Last time I discussed using a program called BWA to try to determine if a given sequence was part of the human genome or not. It didn't seem to do a great job. How do we approach it programmatically?
Let's review the problem first. You have a machine that has analyzed some DNA, and it's given you some sequences it's found. Roughly 300,000 of them. Some with maybe only five characters, some with a few hundred. We call them "reads".
Now, here's the catch: a read, instead of being four characters, is reasonably a minimum of fifty characters. The human genome, instead of being nine characters, is roughly six billion characters. 6,000,000,000 characters. If your first thought is to fire up a text editor and do a search, you had better make sure that (a) the editor is capable of handling a six gigabyte file, and (b) that your computer has six gigs available to throw around (In 2013, a high-end laptop will probably have eight gigs, so just barely enough space to hold the genome and run a couple of other programs.)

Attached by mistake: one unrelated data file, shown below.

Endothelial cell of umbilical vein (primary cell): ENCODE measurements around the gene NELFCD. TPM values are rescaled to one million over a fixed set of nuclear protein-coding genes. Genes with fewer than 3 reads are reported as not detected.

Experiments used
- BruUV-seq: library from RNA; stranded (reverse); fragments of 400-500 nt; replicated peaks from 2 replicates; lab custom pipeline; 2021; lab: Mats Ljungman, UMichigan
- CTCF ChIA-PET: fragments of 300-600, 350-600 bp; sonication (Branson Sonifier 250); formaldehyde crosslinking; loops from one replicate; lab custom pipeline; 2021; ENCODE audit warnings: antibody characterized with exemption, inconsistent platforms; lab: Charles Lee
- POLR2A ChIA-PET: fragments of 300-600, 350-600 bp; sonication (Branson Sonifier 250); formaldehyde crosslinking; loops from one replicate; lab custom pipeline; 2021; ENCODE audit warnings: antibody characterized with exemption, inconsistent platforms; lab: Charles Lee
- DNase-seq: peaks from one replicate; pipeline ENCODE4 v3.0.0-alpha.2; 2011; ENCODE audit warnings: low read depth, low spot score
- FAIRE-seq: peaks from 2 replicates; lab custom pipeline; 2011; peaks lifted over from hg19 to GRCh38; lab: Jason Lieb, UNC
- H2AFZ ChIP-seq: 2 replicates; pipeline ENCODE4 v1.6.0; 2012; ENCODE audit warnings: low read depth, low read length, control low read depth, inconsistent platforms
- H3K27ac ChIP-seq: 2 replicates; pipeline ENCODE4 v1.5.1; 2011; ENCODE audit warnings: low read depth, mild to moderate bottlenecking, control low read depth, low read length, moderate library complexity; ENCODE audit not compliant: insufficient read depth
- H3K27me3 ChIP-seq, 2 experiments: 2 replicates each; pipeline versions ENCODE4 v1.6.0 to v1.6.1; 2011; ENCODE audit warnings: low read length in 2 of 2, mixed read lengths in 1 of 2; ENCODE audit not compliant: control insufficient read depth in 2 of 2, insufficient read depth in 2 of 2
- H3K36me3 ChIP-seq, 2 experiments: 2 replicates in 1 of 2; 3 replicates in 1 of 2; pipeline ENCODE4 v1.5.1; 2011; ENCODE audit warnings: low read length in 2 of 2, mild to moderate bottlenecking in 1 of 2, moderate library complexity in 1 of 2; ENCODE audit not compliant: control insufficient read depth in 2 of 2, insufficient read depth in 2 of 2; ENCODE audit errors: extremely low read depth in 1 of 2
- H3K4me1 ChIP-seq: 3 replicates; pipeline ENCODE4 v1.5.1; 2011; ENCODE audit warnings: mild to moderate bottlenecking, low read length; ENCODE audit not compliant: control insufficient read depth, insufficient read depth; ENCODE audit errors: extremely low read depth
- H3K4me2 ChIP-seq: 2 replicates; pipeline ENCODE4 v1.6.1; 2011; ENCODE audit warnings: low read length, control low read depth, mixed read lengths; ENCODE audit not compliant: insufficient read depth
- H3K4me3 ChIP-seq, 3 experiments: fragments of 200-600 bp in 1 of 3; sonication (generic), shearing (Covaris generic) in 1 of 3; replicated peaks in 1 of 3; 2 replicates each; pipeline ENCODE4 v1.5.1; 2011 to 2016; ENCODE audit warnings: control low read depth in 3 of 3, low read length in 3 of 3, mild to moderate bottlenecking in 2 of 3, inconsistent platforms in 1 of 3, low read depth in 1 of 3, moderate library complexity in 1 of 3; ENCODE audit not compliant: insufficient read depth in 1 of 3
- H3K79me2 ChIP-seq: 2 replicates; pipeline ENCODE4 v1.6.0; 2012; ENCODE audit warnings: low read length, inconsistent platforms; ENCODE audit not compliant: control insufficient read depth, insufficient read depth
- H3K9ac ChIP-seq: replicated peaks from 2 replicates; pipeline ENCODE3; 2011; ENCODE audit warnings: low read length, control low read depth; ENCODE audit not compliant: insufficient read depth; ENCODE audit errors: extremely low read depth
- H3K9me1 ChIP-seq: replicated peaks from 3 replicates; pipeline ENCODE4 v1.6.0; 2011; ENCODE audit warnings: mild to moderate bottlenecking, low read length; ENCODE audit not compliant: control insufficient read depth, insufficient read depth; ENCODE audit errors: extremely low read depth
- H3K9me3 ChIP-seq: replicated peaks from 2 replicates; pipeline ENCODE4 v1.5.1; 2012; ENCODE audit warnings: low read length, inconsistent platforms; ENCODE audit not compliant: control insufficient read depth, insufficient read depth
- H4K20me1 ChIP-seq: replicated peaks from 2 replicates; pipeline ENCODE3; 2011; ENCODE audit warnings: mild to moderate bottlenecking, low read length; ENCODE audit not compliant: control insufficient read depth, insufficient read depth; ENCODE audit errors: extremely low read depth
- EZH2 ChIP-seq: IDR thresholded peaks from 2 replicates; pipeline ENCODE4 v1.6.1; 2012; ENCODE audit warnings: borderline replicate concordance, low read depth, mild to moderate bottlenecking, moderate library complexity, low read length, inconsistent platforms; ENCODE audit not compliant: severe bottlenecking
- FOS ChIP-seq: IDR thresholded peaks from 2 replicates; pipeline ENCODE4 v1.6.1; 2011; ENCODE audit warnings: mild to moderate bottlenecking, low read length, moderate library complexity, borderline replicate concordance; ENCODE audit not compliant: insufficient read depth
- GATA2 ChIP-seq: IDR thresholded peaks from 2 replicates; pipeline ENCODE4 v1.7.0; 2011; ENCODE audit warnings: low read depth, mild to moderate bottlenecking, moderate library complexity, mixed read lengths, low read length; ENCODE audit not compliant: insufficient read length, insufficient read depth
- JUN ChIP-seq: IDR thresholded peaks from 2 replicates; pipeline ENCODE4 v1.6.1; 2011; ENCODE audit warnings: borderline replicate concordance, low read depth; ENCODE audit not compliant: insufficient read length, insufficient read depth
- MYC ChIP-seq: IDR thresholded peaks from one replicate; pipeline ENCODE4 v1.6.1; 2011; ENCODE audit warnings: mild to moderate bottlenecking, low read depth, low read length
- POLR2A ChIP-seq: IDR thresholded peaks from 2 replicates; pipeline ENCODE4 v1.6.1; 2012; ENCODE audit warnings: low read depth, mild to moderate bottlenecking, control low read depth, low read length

Another, minor issue is that most genome files are formatted with sixty-character lines. If your sequence is split across two lines, a simple text search won't find it. You can preprocess the file to remove all the carriage returns, but if you do, your text editor had better be able to handle one line with 6 billion characters on it!
Your next idea: grep. Will grep find a 50-character match in a genome? I couldn't find a good way to do it reliably, since, again, genome files tend to be formatted into 60-character lines, and grep isn't really capable of finding a string that breaks across a line. Moreover, grep is a line-based tool, so odds are if you try preprocessing the line, grep will think (rightly) that you have a file with one six-billion character line in it, try to read in the line, and run out of memory.
Here's the other catch: Suppose you could get grep to work, and it managed to search the whole genome in three seconds. But we have 300,000 reads to get through! That's about 250 hours worth of search time and we're under a three-hour deadline. So we can't really afford to search the entire genome for each read.
So we'll write a script. A good processing plan might be this: index the genome, index the reads, then march down the two together to find our list of best prefixes. Sounds great!
But it turns out that even indexing a file the size of the human genome is a pain. I'll think about why next time.
Also see: A Million Dollars Up For Grabs